After years of rolling without a cellphone, I’ve recently broken my fast. I was lured back to the connected life by Google’s Android operating system, the LG Optimus V mobile phone, and Virgin Mobile’s peerless prepaid monthly plans.
Let’s get the bragging out of the way up front. No one beat’s Virgin Mobile on cost-of-ownership: $150 for the phone sans contract and $25 per month for unlimited web and text messages. I’ve only got 300 minutes of talk time per month, but I’m not a big phone-talker, so it works for me. Signing up for Virgin Mobile by way of the Optimus V will run you roughly $450 in the first year ($25 x 12 months plus $150 for the phone). I got the phone on sale for $110, and VM top-up cards frequently go on special at Target. As an added bonus, I can eliminate the cost of sales tax with my employee discount.
The Optimus V is just enough phone to deliver a satisfying smartphone experience. It’s not top-of-the-line like an iPhone or a Nexus One, and it doesn’t need to be. At the end of the day, I want three things from a smartphone: communication, swishy-swipey touch screen interaction, and apps and options for entertainment and geeking out.
LG made several key compromises to keep the Optimus V entry-level and affordable, but these shortcomings don’t detract from the day-to-day experience. The 3.2-inch touch screen is smooth and responsive. After two weeks of use, I have yet to see any scratches, and I have yet to feel the need to add a screen protector. I have no problems reading the display in bright sunlight. The screen is among the smallest on any smartphone, but the phone doesn’t feel diminutive. It fits in one hand nicely for single-thumb navigation. Rotating into landscape orientation allows for fine two-thumb interaction.
The soft-touch finish on the back and sides feels comfortable and grippy. The thin plastic cover on the back conceals a sturdy metal frame which gives the phone a nice weight. It’s not burdensome; it’s just enough mass to remind me that I’m carrying a little computer in my pocket. One issue I’m anticipating: holes in my pants from storing the phone in my front pocket. The phone fits easily in the pockets of my jeans and slacks, but I’ve already noticed a rectangular outline of dirt after I’ve spent time working outside or stocking shelves at work. It’s only a matter of time before that outline gets threadbare from the daily presence of the phone, but it’s an issue I’m familiar with. Perhaps canceling our over-priced landline service from Qwest will offset the cost of new pants.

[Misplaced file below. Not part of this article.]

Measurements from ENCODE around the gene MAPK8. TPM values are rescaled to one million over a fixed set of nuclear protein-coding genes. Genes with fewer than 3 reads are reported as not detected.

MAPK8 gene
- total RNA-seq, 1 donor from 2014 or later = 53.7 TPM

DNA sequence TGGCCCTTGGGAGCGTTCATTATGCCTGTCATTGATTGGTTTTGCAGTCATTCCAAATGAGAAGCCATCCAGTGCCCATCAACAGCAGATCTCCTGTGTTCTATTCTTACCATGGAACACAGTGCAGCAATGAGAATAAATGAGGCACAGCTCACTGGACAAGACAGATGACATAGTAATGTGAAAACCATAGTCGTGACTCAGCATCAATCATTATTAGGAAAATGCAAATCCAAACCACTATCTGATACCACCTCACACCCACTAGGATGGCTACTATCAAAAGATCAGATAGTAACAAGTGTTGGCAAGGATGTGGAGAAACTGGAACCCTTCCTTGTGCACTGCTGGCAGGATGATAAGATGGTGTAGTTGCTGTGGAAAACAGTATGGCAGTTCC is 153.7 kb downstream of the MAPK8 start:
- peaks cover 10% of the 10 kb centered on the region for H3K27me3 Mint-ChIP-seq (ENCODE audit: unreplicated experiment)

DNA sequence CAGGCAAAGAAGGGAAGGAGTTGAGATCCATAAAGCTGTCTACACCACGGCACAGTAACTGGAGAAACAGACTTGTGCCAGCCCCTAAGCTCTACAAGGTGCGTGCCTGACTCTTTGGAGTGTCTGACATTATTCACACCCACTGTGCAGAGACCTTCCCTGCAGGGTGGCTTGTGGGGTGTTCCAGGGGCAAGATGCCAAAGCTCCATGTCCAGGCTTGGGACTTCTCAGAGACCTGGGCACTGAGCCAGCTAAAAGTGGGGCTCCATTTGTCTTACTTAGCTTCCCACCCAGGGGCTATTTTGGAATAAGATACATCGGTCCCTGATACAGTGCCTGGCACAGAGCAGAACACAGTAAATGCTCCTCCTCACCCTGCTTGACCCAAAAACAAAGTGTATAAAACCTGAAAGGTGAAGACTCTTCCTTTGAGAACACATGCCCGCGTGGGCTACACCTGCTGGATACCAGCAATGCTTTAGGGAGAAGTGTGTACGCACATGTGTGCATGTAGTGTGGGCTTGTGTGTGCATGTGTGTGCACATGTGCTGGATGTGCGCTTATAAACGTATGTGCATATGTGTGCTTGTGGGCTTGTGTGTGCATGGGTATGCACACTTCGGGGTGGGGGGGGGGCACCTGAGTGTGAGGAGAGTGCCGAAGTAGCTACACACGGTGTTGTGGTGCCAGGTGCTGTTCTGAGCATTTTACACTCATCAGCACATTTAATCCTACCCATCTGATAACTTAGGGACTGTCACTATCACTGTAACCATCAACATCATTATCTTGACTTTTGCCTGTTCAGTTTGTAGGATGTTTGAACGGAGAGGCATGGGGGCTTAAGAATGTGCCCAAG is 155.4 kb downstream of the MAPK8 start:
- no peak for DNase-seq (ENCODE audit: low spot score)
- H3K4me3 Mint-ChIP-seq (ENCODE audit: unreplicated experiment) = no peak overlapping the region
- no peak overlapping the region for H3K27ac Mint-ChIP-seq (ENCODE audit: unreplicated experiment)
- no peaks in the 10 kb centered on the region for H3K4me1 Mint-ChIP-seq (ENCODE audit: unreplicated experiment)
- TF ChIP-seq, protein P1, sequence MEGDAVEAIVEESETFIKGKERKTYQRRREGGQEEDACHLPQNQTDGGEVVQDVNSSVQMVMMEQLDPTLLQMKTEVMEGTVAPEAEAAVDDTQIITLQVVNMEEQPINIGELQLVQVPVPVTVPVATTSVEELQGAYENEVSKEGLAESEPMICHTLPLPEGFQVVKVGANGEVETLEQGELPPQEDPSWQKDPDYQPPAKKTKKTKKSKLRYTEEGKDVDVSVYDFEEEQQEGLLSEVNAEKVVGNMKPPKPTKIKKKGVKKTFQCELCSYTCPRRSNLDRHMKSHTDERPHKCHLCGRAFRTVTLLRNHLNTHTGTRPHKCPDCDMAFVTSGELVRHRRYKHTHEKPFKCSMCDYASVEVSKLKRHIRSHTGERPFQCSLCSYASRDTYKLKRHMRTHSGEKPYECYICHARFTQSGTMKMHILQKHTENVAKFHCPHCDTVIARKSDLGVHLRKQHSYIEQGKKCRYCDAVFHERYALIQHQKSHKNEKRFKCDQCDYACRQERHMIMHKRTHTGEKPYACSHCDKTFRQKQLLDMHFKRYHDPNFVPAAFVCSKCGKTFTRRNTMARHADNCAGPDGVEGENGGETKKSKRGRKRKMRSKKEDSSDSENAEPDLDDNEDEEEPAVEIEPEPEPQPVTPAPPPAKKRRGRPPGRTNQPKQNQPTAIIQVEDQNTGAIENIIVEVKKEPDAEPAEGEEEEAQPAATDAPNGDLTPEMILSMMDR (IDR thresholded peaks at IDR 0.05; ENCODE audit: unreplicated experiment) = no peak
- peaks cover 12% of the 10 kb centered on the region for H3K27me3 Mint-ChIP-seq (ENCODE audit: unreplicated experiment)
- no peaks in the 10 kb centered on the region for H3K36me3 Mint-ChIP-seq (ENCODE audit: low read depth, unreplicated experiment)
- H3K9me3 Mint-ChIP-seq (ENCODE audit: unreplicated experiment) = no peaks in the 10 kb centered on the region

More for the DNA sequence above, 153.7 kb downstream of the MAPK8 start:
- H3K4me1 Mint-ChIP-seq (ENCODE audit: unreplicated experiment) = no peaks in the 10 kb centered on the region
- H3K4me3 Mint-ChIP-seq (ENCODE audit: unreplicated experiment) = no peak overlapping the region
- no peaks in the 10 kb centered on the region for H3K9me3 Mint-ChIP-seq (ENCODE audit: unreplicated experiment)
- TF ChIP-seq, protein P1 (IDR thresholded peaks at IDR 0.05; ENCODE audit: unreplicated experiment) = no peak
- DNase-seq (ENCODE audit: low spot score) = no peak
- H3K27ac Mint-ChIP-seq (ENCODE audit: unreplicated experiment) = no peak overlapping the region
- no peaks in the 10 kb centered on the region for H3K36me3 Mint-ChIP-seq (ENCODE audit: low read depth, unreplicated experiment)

The Optimus V runs a fairly stock version of Android 2.2 Froyo out of the box. Home screens snap from side to side immediately on swiping, apps launch with little wait, and Launcher Pro adds all the customization options I crave as an Ubuntu user. The Optimus V even displays live wallpapers, although I stick with a textured black image that comes with Launcher Pro to save on battery drain. After a healthy install-fest in the first week, the Optimus V started to complain through notifications that it was “Low on Memory”. I had filled up the 160 MB of on-board memory quickly; another strategic compromise by LG. Enter Froyo: saving apps to the SD card allowed me to squeeze a few more on to the phone. The spartan memory is a limitation I’ve come to embrace: I’m learning to choose best-in-class apps and delete the rest to keep the phone light and nimble.
There are other welcome touches. The four physical buttons below the screen provide a nice, tangible contrast to the ethereal soft keyboard. Speaking of the keyboard, LG includes the Swype keyboard as the default input method. I’m terrible at texting, so Swype’s quick and intuitive input application along with Google’s web-based voice recognition and transcription really save me a lot of frustration. Other button wins: an accessibility option lets me push the power button to end calls, and a long press on the dedicated camera button launches the camera app for quick capture.
Of course, Android on the Optimus V plays nice with Ubuntu. Connecting the phone via USB to my laptop shows a “Turn on USB storage” option for easy file transfers. Ubuntu recognizes the photo and video folders on the phone’s SD card and offers to import them into Shotwell each time I connect. By adding a blank file called “.is_audio_player” to the root of the SD card, I’m able to use Banshee to manage and move music onto the phone, including album artwork.
After two weeks of use, I would highly recommend this phone for a solid smartphone experience without the beastly monthly payment and stifling contract. I used reviews from CNET and PCmag.com to inform my decision.